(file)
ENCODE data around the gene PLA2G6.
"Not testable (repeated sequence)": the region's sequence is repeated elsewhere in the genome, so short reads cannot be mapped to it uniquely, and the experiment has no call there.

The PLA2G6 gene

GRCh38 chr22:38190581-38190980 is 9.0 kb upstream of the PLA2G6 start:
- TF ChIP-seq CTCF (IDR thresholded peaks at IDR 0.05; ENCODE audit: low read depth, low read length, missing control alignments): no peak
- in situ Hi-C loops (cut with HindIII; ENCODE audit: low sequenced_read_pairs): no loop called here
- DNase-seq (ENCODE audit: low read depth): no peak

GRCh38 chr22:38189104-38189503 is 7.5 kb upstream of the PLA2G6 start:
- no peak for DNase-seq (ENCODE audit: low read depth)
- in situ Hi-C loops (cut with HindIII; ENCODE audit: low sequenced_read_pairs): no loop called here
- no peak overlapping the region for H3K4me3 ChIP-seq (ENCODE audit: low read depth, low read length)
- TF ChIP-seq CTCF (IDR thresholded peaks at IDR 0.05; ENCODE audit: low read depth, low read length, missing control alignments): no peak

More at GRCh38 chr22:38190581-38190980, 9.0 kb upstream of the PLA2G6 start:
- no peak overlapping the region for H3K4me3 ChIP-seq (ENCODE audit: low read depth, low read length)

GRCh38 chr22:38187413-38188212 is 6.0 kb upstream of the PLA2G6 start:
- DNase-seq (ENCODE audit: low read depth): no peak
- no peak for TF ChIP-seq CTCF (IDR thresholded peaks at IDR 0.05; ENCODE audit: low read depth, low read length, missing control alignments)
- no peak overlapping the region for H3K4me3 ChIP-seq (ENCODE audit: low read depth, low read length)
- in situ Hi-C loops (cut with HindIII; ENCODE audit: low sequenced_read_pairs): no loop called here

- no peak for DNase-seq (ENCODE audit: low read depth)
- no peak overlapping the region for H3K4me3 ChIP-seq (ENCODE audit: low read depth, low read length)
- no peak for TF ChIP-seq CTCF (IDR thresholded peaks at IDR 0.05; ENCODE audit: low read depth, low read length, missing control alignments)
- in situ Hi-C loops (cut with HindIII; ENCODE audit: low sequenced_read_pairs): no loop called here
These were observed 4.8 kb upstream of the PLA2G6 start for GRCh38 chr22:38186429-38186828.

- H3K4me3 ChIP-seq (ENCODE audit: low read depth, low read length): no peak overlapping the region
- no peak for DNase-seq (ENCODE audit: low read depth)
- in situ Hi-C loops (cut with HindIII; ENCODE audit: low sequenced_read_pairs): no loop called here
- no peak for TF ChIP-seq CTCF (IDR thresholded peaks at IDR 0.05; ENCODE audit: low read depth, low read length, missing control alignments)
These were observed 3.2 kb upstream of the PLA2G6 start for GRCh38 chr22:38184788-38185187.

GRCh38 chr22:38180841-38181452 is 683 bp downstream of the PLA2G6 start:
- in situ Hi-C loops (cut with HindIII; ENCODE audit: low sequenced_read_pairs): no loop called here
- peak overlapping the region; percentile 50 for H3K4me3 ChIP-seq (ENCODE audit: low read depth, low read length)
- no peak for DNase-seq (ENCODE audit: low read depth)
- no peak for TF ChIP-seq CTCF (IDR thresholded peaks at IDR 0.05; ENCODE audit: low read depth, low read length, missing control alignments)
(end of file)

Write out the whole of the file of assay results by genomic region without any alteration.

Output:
ENCODE data around the gene PLA2G6.
"Not testable (repeated sequence)": the region's sequence is repeated elsewhere in the genome, so short reads cannot be mapped to it uniquely, and the experiment has no call there.

The PLA2G6 gene

GRCh38 chr22:38190581-38190980 is 9.0 kb upstream of the PLA2G6 start:
- TF ChIP-seq CTCF (IDR thresholded peaks at IDR 0.05; ENCODE audit: low read depth, low read length, missing control alignments): no peak
- in situ Hi-C loops (cut with HindIII; ENCODE audit: low sequenced_read_pairs): no loop called here
- DNase-seq (ENCODE audit: low read depth): no peak

GRCh38 chr22:38189104-38189503 is 7.5 kb upstream of the PLA2G6 start:
- no peak for DNase-seq (ENCODE audit: low read depth)
- in situ Hi-C loops (cut with HindIII; ENCODE audit: low sequenced_read_pairs): no loop called here
- no peak overlapping the region for H3K4me3 ChIP-seq (ENCODE audit: low read depth, low read length)
- TF ChIP-seq CTCF (IDR thresholded peaks at IDR 0.05; ENCODE audit: low read depth, low read length, missing control alignments): no peak

More at GRCh38 chr22:38190581-38190980, 9.0 kb upstream of the PLA2G6 start:
- no peak overlapping the region for H3K4me3 ChIP-seq (ENCODE audit: low read depth, low read length)

GRCh38 chr22:38187413-38188212 is 6.0 kb upstream of the PLA2G6 start:
- DNase-seq (ENCODE audit: low read depth): no peak
- no peak for TF ChIP-seq CTCF (IDR thresholded peaks at IDR 0.05; ENCODE audit: low read depth, low read length, missing control alignments)
- no peak overlapping the region for H3K4me3 ChIP-seq (ENCODE audit: low read depth, low read length)
- in situ Hi-C loops (cut with HindIII; ENCODE audit: low sequenced_read_pairs): no loop called here

- no peak for DNase-seq (ENCODE audit: low read depth)
- no peak overlapping the region for H3K4me3 ChIP-seq (ENCODE audit: low read depth, low read length)
- no peak for TF ChIP-seq CTCF (IDR thresholded peaks at IDR 0.05; ENCODE audit: low read depth, low read length, missing control alignments)
- in situ Hi-C loops (cut with HindIII; ENCODE audit: low sequenced_read_pairs): no loop called here
These were observed 4.8 kb upstream of the PLA2G6 start for GRCh38 chr22:38186429-38186828.

- H3K4me3 ChIP-seq (ENCODE audit: low read depth, low read length): no peak overlapping the region
- no peak for DNase-seq (ENCODE audit: low read depth)
- in situ Hi-C loops (cut with HindIII; ENCODE audit: low sequenced_read_pairs): no loop called here
- no peak for TF ChIP-seq CTCF (IDR thresholded peaks at IDR 0.05; ENCODE audit: low read depth, low read length, missing control alignments)
These were observed 3.2 kb upstream of the PLA2G6 start for GRCh38 chr22:38184788-38185187.

GRCh38 chr22:38180841-38181452 is 683 bp downstream of the PLA2G6 start:
- in situ Hi-C loops (cut with HindIII; ENCODE audit: low sequenced_read_pairs): no loop called here
- peak overlapping the region; percentile 50 for H3K4me3 ChIP-seq (ENCODE audit: low read depth, low read length)
- no peak for DNase-seq (ENCODE audit: low read depth)
- no peak for TF ChIP-seq CTCF (IDR thresholded peaks at IDR 0.05; ENCODE audit: low read depth, low read length, missing control alignments)